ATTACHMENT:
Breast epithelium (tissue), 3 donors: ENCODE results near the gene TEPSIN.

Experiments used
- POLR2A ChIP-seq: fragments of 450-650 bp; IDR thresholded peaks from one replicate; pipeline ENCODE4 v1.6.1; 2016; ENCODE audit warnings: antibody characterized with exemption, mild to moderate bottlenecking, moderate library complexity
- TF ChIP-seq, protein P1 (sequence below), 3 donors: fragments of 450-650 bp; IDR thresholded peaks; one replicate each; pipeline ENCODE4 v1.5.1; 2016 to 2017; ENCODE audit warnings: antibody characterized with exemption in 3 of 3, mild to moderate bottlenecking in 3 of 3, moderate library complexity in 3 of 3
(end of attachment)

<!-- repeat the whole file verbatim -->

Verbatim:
Breast epithelium (tissue), 3 donors: ENCODE results near the gene TEPSIN.

Experiments used
- POLR2A ChIP-seq: fragments of 450-650 bp; IDR thresholded peaks from one replicate; pipeline ENCODE4 v1.6.1; 2016; ENCODE audit warnings: antibody characterized with exemption, mild to moderate bottlenecking, moderate library complexity
- TF ChIP-seq, protein P1 (sequence below), 3 donors: fragments of 450-650 bp; IDR thresholded peaks; one replicate each; pipeline ENCODE4 v1.5.1; 2016 to 2017; ENCODE audit warnings: antibody characterized with exemption in 3 of 3, mild to moderate bottlenecking in 3 of 3, moderate library complexity in 3 of 3